Daily Local News (West Chester, PA)

Bing adds ChatGPT-like tech

- By Matt O’Brien

Microsoft is fusing ChatGPT-like technology into its search engine Bing, transformi­ng an internet service that now trails far behind Google into a new way of communicat­ing with artificial intelligen­ce.

The revamping of Microsoft’s second-place search engine could give the software giant a head start against other tech companies in capitalizi­ng on the worldwide excitement surroundin­g ChatGPT, a tool that has awakened millions of people to the possibilit­ies of the latest AI technology.

Along with adding it to Bing, Microsoft is also integratin­g the chatbot technology into its Edge browser. Microsoft announced the new technology at an event Tuesday at its headquarte­rs in Redmond, Wash.

Microsoft said it will gradually be rolling out the new Bing globally, but didn’t say when users would start to see it.

The strengthen­ing partnershi­p with ChatGPT-maker OpenAI has been years in the making, starting with a $1 billion investment from Microsoft in 2019 that led to the developmen­t of a powerful supercompu­ter specifical­ly built to train the San Francisco startup’s AI models.

While it’s not always factual or logical, ChatGPT’s mastery of language and grammar comes from having ingested a huge trove of digitized books, Wikipedia entries, instructio­n manuals, newspapers and other online writings.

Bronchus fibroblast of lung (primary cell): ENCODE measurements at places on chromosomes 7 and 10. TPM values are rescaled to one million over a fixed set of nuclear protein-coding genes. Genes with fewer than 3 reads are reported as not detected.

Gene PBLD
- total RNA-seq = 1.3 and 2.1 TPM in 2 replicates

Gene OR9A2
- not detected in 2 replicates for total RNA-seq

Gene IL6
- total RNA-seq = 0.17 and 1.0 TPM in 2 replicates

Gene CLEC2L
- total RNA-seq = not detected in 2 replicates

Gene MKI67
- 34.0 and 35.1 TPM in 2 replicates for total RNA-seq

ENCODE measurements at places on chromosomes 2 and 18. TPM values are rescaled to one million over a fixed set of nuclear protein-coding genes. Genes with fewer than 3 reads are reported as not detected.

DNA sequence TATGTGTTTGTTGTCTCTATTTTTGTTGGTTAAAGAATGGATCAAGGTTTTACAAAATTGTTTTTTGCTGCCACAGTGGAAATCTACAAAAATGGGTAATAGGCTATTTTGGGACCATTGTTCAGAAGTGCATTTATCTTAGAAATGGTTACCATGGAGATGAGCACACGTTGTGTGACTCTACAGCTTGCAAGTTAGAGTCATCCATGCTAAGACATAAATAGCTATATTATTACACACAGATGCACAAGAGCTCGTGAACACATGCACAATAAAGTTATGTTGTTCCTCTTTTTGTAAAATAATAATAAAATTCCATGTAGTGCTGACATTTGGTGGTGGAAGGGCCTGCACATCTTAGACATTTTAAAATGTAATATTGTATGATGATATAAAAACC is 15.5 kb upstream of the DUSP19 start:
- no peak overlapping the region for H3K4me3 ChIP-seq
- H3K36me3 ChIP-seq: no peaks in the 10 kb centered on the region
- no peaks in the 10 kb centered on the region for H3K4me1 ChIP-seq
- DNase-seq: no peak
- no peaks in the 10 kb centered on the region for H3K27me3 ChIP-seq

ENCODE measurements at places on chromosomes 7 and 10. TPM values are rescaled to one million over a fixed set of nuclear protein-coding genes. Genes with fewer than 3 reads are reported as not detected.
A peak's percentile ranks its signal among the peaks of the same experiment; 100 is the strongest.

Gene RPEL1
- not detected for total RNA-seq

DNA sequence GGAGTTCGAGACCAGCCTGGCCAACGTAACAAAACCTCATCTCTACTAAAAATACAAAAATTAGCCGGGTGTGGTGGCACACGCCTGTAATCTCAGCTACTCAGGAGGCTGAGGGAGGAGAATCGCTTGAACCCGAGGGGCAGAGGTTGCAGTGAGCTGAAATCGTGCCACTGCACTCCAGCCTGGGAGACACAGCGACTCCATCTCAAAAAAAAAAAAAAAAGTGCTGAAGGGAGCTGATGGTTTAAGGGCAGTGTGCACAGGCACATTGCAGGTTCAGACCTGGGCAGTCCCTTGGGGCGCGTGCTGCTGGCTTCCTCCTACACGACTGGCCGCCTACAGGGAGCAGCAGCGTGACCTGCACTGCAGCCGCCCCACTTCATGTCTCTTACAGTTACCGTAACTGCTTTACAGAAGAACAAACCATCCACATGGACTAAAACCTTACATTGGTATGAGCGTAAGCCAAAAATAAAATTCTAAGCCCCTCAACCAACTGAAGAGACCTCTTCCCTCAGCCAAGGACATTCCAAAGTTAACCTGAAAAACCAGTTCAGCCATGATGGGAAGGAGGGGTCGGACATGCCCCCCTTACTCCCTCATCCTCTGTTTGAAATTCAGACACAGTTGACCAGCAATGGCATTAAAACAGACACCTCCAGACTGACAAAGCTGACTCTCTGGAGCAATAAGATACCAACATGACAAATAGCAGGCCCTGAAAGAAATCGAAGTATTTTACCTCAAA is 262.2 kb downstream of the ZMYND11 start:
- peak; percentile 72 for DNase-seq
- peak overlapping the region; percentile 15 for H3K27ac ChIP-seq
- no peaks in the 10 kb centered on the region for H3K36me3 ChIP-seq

The shift to making search engines more conversati­onal — able to confidentl­y answer questions rather than offering links to other websites — could change the advertisin­g-fueled search business, but also poses risks if the AI systems don’t get their facts right. Their opaqueness also makes it hard to source back to the original human-made images and texts they have effectivel­y memorized.

Google has been cautious about such moves. But in response to pressure over ChatGPT’s popularity, Google CEO Sundar Pichai on Monday announced a new conversati­onal service named Bard that will be available exclusivel­y to a group of “trusted testers” before being widely released later this year.

Google’s chatbot is supposed to be able to explain complex subjects such as outer-space discoverie­s in terms simple enough for a child to understand. It also claims the service will also perform other more mundane tasks, such as providing tips for planning a party, or lunch ideas based on what food is left in a refrigerat­or.

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